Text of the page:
A cyclone hit a Kansas farmhouse just before dawn one morning. It tore off the roof, and picked up the beds on which the farmer and his wife slept were sleeping. By some miracle, the cyclone set them down unharmed the next county over.
The wife was sobbing uncontrollably. “Don’t be scared, Mary,” her husband said. “We’re not hurt.”
Mary continued to cry. “I’m not scared,” she said between sobs. “I’m happy… this is the first time in 14 years we’ve been out together.”
Advice is what we ask for when we already know the answer but wish we didn’t.
Jill had applied for a job, and when she returned home, her mother asked how the interview went.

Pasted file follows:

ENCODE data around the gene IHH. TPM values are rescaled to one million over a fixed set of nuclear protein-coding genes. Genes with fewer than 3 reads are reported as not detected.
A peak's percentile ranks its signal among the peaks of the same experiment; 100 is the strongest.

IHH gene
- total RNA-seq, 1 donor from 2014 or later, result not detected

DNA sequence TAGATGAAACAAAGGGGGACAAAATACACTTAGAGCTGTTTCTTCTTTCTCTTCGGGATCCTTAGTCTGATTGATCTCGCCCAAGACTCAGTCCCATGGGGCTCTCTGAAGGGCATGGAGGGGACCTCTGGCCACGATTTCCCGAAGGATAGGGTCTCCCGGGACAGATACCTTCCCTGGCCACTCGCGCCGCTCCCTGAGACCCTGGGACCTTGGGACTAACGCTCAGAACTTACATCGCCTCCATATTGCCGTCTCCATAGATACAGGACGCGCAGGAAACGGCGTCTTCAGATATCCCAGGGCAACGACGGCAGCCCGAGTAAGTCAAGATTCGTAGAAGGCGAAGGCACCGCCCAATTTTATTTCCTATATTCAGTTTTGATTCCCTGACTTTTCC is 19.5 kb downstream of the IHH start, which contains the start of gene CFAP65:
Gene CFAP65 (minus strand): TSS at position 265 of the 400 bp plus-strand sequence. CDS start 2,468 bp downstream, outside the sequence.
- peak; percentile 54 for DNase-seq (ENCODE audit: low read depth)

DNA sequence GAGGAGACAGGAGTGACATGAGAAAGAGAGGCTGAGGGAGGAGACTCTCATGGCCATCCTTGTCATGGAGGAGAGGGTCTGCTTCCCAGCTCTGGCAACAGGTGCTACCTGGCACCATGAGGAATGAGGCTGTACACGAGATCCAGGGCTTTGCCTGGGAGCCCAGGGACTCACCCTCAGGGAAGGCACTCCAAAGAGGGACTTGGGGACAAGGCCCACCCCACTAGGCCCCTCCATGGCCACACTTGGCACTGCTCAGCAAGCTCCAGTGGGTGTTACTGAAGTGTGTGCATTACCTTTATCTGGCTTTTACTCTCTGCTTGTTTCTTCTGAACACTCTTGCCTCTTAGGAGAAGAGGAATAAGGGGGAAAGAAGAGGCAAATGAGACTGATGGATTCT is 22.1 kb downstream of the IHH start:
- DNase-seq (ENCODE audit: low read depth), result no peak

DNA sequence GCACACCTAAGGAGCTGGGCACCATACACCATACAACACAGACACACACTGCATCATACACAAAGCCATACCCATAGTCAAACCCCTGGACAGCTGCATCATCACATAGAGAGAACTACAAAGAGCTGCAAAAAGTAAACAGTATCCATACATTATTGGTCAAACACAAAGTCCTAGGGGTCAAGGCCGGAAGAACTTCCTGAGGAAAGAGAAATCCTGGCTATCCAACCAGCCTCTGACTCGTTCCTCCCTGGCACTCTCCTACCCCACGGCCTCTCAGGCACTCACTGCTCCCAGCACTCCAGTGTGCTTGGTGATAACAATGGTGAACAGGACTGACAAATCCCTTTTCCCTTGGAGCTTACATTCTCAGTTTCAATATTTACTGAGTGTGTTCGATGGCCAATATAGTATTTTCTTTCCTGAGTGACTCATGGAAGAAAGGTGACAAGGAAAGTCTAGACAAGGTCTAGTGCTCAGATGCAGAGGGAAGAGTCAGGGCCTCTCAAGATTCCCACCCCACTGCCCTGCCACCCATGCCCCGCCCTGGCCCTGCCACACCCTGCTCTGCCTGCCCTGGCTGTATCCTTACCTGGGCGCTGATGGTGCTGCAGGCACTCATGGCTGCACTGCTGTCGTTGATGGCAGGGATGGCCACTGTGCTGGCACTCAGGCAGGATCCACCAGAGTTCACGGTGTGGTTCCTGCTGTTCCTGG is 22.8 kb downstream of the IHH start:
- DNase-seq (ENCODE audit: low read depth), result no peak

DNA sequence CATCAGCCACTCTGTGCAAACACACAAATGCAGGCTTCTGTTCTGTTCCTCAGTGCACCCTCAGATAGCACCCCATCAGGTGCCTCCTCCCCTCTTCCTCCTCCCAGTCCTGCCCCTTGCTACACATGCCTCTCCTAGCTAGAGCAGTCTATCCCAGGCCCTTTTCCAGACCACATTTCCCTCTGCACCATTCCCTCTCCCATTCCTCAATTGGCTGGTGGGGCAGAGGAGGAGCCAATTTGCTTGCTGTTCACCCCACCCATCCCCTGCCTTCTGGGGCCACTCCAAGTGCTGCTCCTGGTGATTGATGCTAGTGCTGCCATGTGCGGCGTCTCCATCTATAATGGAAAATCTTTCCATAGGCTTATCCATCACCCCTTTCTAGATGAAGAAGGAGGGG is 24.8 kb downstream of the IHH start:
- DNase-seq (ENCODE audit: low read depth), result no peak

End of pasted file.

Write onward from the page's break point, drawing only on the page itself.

Jill replied, “Pretty good I think, but if I go to work there I won’t get a vacation unless I’m married.”
Her mother, of course, had never heard of such a thing and asked, “Is that what they told you?
Jill replied, “No, they didn’t tell me that, but on the application it said, “Vacation time may not be taken until you’ve had your first anniversary.”
Keep away from small people who try to belittle your ambitions. Small people always do that, but the really great make you feel that you, too, can become great.
An insurance salesman was getting nowhere in his efforts to sell a policy to a farmer. “Look at it this way.” he said finally. “How would your wife carry on if you should die?”
“Well…” drawled the weather-beaten man, “I don’t reckon that’d be any concern of mine — long as she behaves herself while I’m alive.”
I have learned more from my mistakes than from my successes.
Stay well, do good work, and have fun.